The hardest part is we've got to convert intelligence into evidence if we actually want to deprive people of their liberty or take certain steps.
Security minister Ben Wallace
In 2015, the power was used around 27,800 times, but this fell to 19,355 last year.
Under the power, people can be detained for up to nine hours, with DNA samples and fingerprints taken, without the need for any reasonable suspicion.
The report said: "When necessary they may also detain and search individuals. "The aim is to determine whether that person appears to be someone who is or has been concerned in the commission, preparation or instigation of acts of terrorism.
"In the year ending 31 December 2016, a total of 19,355 persons were examined under this power in Great Britain, a fall of 30 per cent on the previous year.
"This has continued the decline in the use of the power in recent years."
It does not explain in the report why the number has dropped, but there has been pressure from groups like Stop Watch, which argues they infringe the human rights of Muslims and other communities.
But, independent peer Lord Carlile called for the reintroduction of tougher control orders banned in 2012 over human right fears.
He said it was a “grave mistake” to abolish the orders that allow security services to monitor terror suspects.
The QC said the sweeping powers – which restricted suspects’ movement, use of phones and computers – "may have saved dozens of lives" between 2005 and 2011.
Last night UKIP leader Paul Nuttall called for their return saying "the safety of UK citizens is more important than the human rights of jihadis".
He even proposed the possible use of waterboarding to interrogate suspects saying with threat levels as they are he could not "take anything off the table".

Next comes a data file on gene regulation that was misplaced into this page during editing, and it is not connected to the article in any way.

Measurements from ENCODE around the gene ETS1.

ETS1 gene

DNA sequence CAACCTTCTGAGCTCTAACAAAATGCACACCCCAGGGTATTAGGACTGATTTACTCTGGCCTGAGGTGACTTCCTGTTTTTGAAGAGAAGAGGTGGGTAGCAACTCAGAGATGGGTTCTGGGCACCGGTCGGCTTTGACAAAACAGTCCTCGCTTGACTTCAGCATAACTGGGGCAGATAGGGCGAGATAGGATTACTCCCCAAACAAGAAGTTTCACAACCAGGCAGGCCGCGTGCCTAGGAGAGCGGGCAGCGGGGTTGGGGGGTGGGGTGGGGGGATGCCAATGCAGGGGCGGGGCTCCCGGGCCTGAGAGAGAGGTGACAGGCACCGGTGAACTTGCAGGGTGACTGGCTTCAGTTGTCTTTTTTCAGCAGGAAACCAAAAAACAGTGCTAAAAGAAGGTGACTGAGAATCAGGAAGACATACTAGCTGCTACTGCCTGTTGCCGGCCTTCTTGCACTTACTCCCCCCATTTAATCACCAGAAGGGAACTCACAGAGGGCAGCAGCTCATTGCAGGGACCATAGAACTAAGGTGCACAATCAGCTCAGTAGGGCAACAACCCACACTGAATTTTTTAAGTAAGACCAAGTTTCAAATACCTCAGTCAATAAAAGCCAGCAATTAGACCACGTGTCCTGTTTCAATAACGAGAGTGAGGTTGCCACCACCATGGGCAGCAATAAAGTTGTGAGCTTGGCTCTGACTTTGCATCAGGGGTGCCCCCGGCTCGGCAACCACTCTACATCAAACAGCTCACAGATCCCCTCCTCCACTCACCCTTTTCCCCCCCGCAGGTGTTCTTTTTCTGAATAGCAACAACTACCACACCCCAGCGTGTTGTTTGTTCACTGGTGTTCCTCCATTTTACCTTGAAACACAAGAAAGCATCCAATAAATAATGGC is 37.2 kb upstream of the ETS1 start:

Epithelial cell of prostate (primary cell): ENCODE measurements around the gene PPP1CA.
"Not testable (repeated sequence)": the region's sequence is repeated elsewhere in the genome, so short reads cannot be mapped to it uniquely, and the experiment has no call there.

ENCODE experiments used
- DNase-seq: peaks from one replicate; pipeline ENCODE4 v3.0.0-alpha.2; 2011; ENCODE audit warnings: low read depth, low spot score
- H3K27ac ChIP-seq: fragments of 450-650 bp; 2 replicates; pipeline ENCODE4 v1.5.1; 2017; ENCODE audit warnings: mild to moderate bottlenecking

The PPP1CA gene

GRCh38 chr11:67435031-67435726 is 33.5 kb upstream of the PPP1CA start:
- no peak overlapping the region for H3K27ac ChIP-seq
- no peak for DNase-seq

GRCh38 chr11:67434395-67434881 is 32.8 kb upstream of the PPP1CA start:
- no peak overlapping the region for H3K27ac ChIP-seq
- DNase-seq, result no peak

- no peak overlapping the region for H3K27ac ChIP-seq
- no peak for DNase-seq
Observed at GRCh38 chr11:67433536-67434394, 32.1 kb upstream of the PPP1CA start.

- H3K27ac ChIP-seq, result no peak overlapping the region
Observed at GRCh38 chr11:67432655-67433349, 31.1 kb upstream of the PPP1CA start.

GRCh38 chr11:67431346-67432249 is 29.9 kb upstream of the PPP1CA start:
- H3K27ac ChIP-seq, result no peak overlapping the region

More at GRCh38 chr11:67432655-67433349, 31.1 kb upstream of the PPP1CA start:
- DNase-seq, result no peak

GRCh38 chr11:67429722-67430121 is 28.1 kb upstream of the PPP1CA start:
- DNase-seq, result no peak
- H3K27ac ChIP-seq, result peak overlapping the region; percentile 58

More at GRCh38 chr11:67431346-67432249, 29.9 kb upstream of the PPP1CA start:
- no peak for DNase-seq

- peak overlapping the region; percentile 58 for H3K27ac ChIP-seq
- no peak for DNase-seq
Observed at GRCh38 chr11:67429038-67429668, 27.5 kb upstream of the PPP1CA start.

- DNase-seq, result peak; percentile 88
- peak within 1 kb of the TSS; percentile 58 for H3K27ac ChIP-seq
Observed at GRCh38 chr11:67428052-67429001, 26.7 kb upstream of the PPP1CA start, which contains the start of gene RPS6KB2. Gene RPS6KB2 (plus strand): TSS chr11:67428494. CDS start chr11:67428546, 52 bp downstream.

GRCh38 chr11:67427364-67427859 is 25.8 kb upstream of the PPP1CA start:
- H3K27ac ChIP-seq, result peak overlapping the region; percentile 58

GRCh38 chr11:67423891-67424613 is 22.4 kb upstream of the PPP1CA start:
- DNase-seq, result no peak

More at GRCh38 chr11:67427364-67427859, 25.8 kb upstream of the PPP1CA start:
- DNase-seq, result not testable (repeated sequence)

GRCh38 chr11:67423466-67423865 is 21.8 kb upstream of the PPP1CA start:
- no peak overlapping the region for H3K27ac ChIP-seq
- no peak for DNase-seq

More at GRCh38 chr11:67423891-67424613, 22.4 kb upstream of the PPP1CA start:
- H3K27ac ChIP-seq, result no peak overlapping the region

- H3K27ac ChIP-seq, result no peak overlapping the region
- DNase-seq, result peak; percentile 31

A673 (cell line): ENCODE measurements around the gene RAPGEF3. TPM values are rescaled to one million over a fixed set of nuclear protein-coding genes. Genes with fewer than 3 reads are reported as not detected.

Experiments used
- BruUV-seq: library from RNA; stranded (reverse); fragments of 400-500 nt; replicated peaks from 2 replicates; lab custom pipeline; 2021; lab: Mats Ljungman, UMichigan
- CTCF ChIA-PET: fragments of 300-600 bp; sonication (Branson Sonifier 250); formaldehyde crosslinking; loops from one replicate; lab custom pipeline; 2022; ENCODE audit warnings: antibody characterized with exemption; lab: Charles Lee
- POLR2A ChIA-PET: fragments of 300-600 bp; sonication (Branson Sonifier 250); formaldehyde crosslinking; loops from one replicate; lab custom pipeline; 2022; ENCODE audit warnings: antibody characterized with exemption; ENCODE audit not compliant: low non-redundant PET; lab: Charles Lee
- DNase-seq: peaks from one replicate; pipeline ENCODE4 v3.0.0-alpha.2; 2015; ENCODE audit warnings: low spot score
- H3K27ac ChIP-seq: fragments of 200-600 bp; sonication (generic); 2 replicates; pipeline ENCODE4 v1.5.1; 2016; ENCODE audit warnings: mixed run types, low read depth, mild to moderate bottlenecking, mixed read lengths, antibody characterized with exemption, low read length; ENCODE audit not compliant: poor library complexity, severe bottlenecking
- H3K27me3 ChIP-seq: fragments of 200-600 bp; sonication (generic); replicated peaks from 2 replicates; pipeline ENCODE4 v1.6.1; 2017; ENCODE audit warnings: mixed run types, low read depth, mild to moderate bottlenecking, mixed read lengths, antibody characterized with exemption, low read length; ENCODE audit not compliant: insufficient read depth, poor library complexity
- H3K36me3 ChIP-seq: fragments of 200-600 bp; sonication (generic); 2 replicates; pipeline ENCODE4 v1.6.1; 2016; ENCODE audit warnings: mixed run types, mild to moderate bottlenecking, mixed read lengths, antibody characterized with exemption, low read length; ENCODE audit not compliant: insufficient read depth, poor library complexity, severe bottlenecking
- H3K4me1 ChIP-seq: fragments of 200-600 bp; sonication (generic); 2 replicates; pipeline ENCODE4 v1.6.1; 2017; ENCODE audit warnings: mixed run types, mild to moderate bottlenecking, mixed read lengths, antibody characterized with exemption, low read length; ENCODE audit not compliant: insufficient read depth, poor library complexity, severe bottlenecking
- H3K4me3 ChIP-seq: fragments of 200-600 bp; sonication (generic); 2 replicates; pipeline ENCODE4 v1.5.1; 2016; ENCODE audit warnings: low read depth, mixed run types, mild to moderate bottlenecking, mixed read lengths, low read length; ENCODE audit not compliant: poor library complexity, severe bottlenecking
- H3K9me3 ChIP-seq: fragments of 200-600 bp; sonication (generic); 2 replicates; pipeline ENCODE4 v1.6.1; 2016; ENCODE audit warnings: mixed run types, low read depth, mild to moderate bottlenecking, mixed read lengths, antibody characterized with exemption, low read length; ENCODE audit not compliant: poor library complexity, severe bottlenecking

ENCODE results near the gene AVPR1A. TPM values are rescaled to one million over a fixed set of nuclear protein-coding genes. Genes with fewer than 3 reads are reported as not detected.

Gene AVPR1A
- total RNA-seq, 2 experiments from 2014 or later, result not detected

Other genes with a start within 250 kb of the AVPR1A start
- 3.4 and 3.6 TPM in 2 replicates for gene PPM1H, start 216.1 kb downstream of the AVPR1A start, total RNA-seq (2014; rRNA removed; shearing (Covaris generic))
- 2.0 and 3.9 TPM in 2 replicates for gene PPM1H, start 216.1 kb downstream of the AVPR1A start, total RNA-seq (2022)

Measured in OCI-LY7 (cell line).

Manchester bombing: Investigation so far Wed, May 24, 2017
The investigation so far into the Manchester bomb attack that killed at least 22 people, with more than 60 injured after Salman Abedi detonated a bomb in the Manchester Arena, at 10:30pm Monday, 22 May 2017
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Handout photo courtesy of Alex Finnie, of men wearing body armour during a raid of a block of flats in Blackley, north Manchester, following the attack on Manchester Arena
The quarterly report also showed the number of people detained after being examined under the powers fell in 2016 by 16 per cent.
There were 1,828 detained in 2015 and 1,539 last year.
The amount of stop and searches of suspected terrorists anywhere in the UK, when reasonable suspicion does exist, fell by seven per cent in 2016.
There were 483 uses of the power in 2016, a fall from the 521 in 2015.
The report said a high number of arrests and use of stop and search in the last quarter of 2015 was the reason for the decline.
It said: "This fall is driven by a particularly large number in the October to December 2015 quarter in the previous year, rather than a particularly low number in the most recent quarters."
Last month also revealed how the Home Office was refusing to say if a single returning ISIS fighter had been questioned or detained.
It later emerged powers introduced by former Prime Minister David Cameron to ban British jihadists from returning to the country after fighting with Islamic State have only been used once.
In November 2015 MI5 boss Andrew Parker spoke of the increased threat of the Syrian crisis.
He said: "It represents a threat which is continuing to grow, largely because of the situation in Syria and how that affects our security."